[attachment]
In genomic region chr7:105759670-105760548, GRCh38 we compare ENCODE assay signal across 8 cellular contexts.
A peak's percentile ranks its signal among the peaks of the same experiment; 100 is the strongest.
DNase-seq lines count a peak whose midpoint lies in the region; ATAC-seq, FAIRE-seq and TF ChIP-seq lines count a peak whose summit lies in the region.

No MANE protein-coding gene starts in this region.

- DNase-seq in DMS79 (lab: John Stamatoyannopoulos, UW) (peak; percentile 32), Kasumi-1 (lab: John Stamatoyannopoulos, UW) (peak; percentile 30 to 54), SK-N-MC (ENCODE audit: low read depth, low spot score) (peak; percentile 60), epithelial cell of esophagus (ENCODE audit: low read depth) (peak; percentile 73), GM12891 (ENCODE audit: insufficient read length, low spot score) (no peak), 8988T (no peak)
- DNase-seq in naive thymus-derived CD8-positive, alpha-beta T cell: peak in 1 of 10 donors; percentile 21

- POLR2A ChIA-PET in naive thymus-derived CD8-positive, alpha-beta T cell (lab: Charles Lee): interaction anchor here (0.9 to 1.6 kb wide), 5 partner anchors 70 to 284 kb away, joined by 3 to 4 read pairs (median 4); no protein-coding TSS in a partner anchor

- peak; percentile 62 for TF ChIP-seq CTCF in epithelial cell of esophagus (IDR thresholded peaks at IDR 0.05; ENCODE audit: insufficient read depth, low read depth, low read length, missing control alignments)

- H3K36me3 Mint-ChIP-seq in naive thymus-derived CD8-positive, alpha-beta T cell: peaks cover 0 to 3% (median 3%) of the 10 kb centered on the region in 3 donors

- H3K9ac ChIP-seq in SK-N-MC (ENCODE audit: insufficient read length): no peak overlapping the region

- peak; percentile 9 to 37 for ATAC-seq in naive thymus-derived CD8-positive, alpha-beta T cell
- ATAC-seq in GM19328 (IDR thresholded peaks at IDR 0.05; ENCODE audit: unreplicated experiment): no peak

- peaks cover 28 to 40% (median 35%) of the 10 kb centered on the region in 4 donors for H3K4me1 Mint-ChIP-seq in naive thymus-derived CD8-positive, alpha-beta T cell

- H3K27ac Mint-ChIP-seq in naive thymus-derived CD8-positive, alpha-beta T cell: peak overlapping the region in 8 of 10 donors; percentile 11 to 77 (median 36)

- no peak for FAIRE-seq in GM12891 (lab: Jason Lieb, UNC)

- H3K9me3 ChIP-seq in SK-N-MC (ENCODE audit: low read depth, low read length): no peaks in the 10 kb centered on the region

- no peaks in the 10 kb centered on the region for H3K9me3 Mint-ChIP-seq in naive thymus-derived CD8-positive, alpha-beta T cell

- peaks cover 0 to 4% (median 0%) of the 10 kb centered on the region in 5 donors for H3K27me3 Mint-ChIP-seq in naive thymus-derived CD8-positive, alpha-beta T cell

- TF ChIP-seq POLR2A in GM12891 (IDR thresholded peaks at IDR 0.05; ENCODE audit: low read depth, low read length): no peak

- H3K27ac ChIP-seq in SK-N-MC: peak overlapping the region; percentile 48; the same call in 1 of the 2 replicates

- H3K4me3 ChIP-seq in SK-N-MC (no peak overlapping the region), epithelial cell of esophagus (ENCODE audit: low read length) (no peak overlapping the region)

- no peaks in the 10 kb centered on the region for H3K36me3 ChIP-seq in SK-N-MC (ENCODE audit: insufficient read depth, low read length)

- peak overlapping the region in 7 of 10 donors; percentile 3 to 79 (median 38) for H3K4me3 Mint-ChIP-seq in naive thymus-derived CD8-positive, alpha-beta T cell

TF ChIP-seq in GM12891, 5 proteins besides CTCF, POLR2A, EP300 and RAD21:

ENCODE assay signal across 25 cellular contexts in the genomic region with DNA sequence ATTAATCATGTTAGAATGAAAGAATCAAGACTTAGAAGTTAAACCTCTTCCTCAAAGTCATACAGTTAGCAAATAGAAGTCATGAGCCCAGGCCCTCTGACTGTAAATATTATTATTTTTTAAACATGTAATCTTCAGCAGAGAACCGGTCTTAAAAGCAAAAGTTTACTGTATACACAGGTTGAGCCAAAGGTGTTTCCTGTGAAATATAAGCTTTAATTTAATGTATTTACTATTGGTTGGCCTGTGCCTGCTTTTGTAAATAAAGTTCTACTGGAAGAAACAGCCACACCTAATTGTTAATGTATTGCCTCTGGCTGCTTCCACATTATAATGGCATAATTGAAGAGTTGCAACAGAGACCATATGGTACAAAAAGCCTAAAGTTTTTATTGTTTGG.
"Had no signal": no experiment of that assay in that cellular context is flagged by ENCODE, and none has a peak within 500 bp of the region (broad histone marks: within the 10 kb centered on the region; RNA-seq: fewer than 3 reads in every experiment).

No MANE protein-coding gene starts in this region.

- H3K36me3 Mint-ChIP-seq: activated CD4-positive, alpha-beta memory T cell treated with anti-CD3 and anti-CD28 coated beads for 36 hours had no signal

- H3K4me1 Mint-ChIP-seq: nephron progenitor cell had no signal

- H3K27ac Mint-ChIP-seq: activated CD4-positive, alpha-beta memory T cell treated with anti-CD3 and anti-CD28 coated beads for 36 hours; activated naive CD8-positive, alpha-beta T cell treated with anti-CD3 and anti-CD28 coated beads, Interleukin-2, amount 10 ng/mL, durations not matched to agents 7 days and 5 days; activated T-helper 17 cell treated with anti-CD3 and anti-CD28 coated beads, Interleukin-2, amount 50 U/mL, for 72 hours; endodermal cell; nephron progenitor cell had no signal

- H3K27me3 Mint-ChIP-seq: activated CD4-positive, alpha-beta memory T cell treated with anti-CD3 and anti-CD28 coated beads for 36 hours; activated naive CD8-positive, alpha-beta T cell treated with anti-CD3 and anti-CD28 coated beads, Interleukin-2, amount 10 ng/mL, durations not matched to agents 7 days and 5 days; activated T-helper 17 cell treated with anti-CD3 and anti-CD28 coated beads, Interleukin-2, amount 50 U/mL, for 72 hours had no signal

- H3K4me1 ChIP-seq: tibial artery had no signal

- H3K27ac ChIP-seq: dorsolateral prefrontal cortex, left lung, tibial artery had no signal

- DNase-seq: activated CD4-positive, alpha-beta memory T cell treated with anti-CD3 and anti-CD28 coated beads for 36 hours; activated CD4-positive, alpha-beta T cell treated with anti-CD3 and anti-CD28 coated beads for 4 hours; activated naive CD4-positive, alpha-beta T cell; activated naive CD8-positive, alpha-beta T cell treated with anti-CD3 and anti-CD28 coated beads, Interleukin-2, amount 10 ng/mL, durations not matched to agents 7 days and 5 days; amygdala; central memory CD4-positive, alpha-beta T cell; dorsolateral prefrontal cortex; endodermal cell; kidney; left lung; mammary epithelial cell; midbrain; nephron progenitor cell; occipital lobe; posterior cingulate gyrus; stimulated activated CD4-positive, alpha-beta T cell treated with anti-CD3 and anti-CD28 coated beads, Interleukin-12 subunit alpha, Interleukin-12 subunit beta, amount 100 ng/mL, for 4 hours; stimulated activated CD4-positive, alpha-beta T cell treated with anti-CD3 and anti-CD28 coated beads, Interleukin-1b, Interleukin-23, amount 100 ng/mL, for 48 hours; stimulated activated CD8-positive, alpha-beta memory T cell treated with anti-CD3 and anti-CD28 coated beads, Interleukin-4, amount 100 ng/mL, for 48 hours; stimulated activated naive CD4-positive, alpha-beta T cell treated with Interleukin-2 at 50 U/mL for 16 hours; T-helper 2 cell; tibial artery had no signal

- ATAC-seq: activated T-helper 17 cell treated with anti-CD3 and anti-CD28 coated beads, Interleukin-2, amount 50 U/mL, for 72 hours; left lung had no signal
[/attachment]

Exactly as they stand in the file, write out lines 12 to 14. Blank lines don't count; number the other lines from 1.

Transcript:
- ATAC-seq in GM19328 (IDR thresholded peaks at IDR 0.05; ENCODE audit: unreplicated experiment): no peak

- peaks cover 28 to 40% (median 35%) of the 10 kb centered on the region in 4 donors for H3K4me1 Mint-ChIP-seq in naive thymus-derived CD8-positive, alpha-beta T cell

- H3K27ac Mint-ChIP-seq in naive thymus-derived CD8-positive, alpha-beta T cell: peak overlapping the region in 8 of 10 donors; percentile 11 to 77 (median 36)